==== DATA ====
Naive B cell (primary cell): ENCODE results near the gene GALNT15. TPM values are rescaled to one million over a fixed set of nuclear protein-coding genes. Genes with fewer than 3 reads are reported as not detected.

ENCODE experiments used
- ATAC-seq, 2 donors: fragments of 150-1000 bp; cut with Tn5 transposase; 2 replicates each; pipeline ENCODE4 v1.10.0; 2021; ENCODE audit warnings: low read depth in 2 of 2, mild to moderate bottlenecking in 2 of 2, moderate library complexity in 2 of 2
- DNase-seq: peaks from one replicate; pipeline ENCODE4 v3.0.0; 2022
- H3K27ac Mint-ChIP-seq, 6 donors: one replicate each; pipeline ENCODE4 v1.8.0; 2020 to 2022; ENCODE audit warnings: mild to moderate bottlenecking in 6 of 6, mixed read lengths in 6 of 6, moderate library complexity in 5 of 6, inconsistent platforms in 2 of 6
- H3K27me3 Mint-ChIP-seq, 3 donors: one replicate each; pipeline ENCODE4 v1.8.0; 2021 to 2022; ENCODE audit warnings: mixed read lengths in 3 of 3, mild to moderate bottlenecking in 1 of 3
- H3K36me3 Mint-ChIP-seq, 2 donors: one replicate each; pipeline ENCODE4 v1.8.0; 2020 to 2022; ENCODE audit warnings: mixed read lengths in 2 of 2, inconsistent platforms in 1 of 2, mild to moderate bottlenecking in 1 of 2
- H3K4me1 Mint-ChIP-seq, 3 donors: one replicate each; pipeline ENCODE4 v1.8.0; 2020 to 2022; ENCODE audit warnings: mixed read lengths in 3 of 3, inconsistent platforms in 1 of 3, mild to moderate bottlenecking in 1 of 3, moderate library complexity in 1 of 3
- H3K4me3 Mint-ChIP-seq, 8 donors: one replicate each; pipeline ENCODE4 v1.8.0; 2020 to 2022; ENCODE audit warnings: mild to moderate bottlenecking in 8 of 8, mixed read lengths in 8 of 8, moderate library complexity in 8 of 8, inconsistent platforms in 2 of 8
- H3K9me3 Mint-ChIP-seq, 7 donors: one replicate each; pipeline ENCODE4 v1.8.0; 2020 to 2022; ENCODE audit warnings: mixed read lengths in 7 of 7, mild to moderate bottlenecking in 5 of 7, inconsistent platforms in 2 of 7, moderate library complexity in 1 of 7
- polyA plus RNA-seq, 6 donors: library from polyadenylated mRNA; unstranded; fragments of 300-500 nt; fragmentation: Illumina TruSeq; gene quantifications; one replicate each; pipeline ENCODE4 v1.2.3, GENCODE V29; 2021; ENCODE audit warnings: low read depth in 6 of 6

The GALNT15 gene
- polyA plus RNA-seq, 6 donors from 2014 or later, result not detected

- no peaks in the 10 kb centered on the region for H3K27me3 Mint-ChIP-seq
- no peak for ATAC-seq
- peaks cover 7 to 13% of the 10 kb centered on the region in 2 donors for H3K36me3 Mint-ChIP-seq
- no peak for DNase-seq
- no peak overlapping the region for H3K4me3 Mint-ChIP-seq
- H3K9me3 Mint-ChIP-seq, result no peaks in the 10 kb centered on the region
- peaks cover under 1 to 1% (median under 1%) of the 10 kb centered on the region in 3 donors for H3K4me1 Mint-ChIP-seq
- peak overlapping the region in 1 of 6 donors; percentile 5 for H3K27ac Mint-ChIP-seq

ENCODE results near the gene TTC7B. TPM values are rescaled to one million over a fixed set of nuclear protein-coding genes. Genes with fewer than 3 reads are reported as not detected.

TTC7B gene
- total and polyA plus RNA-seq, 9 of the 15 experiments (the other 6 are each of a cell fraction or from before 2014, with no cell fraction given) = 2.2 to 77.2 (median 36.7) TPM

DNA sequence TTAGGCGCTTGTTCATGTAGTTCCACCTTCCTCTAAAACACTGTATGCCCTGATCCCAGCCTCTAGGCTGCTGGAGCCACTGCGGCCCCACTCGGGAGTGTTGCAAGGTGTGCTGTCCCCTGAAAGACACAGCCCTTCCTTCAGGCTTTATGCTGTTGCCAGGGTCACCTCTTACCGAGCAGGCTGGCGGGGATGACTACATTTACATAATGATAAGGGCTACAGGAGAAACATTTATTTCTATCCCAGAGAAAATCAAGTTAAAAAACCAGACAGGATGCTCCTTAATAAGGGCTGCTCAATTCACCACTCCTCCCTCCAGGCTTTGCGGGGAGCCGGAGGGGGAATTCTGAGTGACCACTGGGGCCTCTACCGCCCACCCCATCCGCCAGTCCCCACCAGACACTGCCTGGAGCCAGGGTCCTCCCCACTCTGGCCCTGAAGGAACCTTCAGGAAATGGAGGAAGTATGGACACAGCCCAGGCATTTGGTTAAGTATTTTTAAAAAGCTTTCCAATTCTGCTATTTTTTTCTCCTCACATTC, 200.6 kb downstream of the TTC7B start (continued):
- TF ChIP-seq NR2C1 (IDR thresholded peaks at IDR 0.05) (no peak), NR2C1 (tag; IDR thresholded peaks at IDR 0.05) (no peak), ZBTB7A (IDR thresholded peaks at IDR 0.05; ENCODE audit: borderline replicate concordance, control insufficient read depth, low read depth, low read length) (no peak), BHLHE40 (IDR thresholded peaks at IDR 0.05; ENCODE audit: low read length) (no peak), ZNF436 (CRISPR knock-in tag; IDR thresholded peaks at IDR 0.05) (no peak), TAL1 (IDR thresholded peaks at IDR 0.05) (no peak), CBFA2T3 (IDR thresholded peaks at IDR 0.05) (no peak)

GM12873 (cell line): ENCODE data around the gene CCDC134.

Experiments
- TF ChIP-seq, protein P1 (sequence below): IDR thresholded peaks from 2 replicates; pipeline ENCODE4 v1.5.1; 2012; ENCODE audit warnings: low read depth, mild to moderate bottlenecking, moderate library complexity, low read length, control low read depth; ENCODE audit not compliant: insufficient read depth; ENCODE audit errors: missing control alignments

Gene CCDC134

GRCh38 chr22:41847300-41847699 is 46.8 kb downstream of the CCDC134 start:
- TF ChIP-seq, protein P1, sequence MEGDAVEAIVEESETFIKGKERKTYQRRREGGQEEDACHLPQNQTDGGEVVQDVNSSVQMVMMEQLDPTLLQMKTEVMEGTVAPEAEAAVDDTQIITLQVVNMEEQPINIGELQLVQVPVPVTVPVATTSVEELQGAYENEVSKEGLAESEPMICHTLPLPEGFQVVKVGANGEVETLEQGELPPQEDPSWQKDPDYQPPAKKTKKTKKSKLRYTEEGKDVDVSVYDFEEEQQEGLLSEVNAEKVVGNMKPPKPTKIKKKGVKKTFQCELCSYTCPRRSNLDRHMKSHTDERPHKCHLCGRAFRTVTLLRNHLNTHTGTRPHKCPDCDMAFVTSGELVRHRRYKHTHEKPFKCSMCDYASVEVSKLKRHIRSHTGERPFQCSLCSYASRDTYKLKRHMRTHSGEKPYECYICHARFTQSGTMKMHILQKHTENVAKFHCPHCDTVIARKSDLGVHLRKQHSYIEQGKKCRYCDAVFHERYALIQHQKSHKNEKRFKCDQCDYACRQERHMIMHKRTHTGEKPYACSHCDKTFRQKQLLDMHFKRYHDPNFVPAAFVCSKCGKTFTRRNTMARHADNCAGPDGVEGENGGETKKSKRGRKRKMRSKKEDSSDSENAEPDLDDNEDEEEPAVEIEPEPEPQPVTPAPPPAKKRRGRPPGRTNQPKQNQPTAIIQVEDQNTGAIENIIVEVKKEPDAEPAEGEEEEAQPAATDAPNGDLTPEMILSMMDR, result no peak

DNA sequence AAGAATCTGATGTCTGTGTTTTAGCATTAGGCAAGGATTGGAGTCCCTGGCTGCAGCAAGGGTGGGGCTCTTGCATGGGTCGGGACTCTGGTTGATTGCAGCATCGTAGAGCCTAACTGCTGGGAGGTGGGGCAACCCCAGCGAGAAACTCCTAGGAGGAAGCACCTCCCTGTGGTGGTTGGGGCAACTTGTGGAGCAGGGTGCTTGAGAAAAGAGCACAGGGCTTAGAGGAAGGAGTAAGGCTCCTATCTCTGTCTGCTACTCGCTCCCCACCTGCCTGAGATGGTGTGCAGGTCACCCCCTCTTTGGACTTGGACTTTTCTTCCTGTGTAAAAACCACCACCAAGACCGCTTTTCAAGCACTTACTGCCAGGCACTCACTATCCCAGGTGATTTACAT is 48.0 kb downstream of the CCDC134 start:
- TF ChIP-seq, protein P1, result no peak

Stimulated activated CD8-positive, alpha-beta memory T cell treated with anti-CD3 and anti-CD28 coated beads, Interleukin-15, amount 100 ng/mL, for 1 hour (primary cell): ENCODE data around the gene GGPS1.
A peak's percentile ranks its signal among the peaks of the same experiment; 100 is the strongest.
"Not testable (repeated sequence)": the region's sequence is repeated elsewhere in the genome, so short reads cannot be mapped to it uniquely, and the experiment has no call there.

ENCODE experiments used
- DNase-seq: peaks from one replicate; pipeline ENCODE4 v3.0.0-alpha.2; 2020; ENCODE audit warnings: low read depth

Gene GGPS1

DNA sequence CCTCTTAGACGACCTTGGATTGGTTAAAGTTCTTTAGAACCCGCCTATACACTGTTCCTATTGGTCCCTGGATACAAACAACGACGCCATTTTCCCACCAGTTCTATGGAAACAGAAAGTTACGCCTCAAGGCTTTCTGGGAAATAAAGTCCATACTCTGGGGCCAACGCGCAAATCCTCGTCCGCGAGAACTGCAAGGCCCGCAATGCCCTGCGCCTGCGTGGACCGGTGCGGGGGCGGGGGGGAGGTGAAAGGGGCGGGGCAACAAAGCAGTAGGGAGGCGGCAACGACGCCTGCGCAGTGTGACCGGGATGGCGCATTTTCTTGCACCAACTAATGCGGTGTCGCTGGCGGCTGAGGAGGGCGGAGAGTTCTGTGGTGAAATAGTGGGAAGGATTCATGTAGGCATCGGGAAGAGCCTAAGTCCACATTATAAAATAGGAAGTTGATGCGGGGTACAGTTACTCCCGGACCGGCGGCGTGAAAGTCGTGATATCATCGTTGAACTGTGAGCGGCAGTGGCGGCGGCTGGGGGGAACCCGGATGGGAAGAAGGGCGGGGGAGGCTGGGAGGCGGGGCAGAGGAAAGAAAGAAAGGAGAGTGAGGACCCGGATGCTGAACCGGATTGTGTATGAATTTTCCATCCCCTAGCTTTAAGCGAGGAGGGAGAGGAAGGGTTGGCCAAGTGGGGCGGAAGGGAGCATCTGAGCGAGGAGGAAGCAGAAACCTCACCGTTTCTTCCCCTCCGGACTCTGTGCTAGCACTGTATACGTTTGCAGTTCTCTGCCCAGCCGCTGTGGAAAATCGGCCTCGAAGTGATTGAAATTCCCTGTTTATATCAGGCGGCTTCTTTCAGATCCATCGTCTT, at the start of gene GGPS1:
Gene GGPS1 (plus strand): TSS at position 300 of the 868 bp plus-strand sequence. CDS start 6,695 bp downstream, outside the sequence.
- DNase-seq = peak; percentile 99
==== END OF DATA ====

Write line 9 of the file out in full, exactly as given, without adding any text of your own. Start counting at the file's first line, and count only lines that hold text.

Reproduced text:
- H3K4me3 Mint-ChIP-seq, 8 donors: one replicate each; pipeline ENCODE4 v1.8.0; 2020 to 2022; ENCODE audit warnings: mild to moderate bottlenecking in 8 of 8, mixed read lengths in 8 of 8, moderate library complexity in 8 of 8, inconsistent platforms in 2 of 8